Abrams is not a creative force; he's a competent maker of films with deep perception for achieving tone by borrowing from the best. He hasn't made a great Star Wars film; he's merely fixed Star Wars by giving it the same mission all over again. Let's hope it's for the better.
Monday, December 28, 2015
Star Wars: Episode VII - The Force Awakens
*** out of ****
Star Wars: The Force Awakens is the seventh entry in the sci-fi/fantasy franchise, which started in 1977. It is the first movie to take place after 1983’s Return of the Jedi and is also the beginning of a third trilogy of movies among endless “expanded universe” films currently in development by the new Disney-owned version of Lucasfilm. With all those eccentric details aside, I am happy to say that this is a fun adventure film with plenty to enjoy for longtime fans as well as the uninitiated.
The new story follows a young woman named Rey (Daisy Ridley), living a sad existence as a destitute scavenger on a desert planet; a robot named BB-8 carrying important data; a turncoat stormtrooper named Finn (John Boyega); Poe Dameron (Oscar Isaac), an expert fighter pilot; and a mysterious masked practitioner of the Dark Side of The Force named Kylo Ren (Adam Driver), working with a rebirth of the Empire, known as The First Order.
Following a formula deliberately similar to the original Star Wars movie, Rey and Finn learn about the existence of The Force and the importance in defeating a giant oppressive regime holding a catastrophic secret weapon –but this time the young heroes find mentors in old familiar characters from the original trilogy.
Han (Harrison Ford), Chewie (Peter Mayhew) and Leia (Carrie Fisher) are all back and the ongoing subplot of this new trilogy revolves around the disappearance of Luke Skywalker (Mark Hamill), last of the Jedi and the only hope to everyone - and everything that is good in that galaxy far, far away.
As the first Star Wars movie to be made outside of its creator George Lucas’ control, I got what I was expecting: An awesome production with cinematic cinematography combined with effective special effects - starring characters who possess character surviving against threats that feel threatening. Prequel haters should know what I’m talking about here.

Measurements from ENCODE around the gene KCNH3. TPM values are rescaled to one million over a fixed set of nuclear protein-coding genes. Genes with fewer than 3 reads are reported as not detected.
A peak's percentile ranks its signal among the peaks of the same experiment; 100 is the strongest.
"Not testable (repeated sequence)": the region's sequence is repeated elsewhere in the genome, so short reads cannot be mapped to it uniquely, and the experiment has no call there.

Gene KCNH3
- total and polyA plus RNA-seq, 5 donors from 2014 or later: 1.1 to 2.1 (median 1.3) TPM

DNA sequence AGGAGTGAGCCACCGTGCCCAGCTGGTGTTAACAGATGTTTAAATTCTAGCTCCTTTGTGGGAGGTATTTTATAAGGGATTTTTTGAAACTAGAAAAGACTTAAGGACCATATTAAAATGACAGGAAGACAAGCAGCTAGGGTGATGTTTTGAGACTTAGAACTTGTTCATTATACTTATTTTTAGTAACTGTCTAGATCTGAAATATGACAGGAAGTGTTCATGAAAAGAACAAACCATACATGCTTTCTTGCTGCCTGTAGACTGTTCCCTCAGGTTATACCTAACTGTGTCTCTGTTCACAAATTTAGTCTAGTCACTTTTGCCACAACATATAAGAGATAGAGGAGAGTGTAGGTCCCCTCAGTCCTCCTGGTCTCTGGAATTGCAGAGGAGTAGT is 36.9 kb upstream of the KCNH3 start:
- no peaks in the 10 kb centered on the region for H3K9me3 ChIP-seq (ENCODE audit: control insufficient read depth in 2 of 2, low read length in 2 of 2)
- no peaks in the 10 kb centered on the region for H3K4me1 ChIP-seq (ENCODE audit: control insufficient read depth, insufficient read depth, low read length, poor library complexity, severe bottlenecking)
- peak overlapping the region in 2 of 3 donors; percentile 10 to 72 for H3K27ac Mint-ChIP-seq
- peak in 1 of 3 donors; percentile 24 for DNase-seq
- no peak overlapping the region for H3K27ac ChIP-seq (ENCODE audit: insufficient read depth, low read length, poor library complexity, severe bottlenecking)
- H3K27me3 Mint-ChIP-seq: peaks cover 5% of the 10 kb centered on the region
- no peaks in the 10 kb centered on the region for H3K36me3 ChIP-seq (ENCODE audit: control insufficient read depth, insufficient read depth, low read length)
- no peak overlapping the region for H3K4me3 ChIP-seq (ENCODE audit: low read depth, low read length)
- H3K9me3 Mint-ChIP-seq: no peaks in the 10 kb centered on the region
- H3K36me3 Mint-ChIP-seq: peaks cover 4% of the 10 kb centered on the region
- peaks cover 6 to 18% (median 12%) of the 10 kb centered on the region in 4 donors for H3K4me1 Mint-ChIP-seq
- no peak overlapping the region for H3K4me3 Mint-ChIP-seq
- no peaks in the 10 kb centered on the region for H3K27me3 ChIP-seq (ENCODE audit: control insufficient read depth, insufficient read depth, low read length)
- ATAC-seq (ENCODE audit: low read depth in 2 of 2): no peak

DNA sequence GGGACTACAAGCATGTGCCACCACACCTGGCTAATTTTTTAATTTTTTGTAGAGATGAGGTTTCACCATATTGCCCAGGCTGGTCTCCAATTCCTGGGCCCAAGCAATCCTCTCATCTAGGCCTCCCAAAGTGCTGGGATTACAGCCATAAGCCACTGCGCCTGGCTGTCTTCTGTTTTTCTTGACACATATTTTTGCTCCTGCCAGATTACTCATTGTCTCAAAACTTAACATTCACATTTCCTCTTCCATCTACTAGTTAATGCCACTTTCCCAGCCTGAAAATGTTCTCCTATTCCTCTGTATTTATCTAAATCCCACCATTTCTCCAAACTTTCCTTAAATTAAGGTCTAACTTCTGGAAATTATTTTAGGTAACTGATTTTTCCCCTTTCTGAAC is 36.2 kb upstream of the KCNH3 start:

If a franchise is a malfunctioning or broken piece of equipment and director J.J. Abrams is a mechanic, he’s the guy you call. He locates the original instruction manual and restores everything back to its factory settings. You should be thankful that he got it back to proper working conditions, but you may also feel that guilty urge to stop him from using it as soon as possible. Star Trek Into Darkness is reason enough.
Some fans will be disappointed in this film’s inability to tell a new story or the unending questions regarding what took place over the last three decades that resulted in such bad circumstances for the old heroes. I never had a finite opinion of what became of the galaxy after the Emperor's death or what our heroes would do next. I just know that I’m very appreciative of this film's new characters. They just may be more interesting than the old ones.
My only major disappointment with this new movie is in the briefly shown new supervillain, The Supreme Leader Snoke, which may be the first dip in Andy Serkis' progressive legacy in inhabiting compelling motion-capture CGI characters. Snoke is just too generic looking for Star Wars if not a distraction from all the realism this film achieves.
The Force Awakens is far from perfect, but it rights a lot of wrongs that have happened to the franchise. The important thing to take from my viewing of the film is that I was rarely uneasy with what I was experiencing. It was a fun movie with the guts to make bold decisions in order to get things moving again. I can’t wait to see what happens next, but until 2017, I’ll try to get on with my life.